The Vincentian Partnership for Social Justice has done outstanding work in this area and it has for many years been working on producing the minimum essential standard of living, MESL. It examines various categories of people who are on welfare or who have income from work. Through very detailed research, it establishes the figure that would represent the minimum needed to survive. It includes the incidentals people face, general overheads and small amounts for family occasions - critical things we need if we are to live any kind of normal life or a life with dignity. The Vincentian Partnership for Social Justice estimates that the basic social welfare pension rate - the State pension rate - would need to be increased to €252 to reach the essential levels for survival. This is a good yardstick to use. If inflation increased, there would be a corresponding increase in social welfare rates. Other bodies recommend that the basic social welfare rate should be a percentage of average wages - this is another way of doing it - but we need to have some kind of clear yardstick to measure the adequacy of the basic social welfare rate, and we do not have that at the moment.

Many social welfare recipients started this year already behind where they would have been two years ago. Then they were faced with substantial increases in the cost of living, including the cost of energy, even before what happened in recent weeks. They are under extreme pressure. They are the same people who are forced to turn to the moneylenders calling to their doors. They are in desperate straits, so if someone calls to their doors and offers them €200 or €500, there is a great temptation to take it. It is not just a matter of temptation, though. Often, many of these people need to accept such loans just to survive or get through particular points in their lives.

Another issue we cannot ignore is the fact many people are on low pay and in precarious working conditions. We have the second highest percentage of population on low pay at 22% or 23%. This is a dreadful reflection on the State. I made this point last night when discussing the Finance (Covid-19 and Miscellaneous Provisions) Bill. The figures for the tax take for the past two years, which were during the pandemic, said it all. There was not a major issue because, in the main, the people who were out of work, forced onto the pandemic unemployment payment, PUP, and so on were those who were on such low pay that they had actually been paying very little tax anyway. This serious structural problem in our economy needs to be addressed and cannot be ignored in a debate on moneylending.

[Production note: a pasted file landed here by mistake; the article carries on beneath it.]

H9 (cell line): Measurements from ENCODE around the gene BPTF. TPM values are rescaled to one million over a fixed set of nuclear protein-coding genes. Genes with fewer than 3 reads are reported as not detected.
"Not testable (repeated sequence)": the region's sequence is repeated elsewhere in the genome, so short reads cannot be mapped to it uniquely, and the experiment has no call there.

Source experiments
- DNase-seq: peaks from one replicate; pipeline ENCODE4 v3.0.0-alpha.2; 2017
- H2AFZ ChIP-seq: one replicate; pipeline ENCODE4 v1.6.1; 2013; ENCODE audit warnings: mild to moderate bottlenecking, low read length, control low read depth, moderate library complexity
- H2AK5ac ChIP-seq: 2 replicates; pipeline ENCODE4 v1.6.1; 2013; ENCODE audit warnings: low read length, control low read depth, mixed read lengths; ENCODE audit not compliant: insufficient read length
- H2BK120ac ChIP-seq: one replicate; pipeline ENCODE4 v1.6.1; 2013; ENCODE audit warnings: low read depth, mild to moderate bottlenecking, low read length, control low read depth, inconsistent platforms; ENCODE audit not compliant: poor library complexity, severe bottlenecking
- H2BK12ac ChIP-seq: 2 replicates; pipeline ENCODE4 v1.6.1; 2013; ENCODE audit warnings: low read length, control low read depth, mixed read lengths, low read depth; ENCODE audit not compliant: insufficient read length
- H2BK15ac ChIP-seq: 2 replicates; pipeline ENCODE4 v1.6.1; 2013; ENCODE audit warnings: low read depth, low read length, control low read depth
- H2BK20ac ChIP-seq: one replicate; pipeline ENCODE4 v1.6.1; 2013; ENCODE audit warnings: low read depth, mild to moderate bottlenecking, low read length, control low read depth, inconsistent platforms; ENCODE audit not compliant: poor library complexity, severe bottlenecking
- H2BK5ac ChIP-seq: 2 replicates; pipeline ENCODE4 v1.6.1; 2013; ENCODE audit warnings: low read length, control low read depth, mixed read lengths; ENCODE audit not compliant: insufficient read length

Moneylenders have filled a gap in the market for decades by targeting the most vulnerable in society. The gap is widening, though, with MABS, credit unions and others reporting client creep into more groups of consumers since the recession. I suspect the figures will be even starker following the experience of recent months and what we are likely to face over the coming months. Since the recession, more higher income groups have been utilising this service because they are also struggling to cope financially. This is further compounded by the spiralling cost of living, including rent, fuel and food, that all households are facing. More and more people are turning to high-interest options or solutions - of course, they are not solutions in the long term - and Government intervention in the sector is needed urgently, but more than the modest offering that is currently under consideration is required.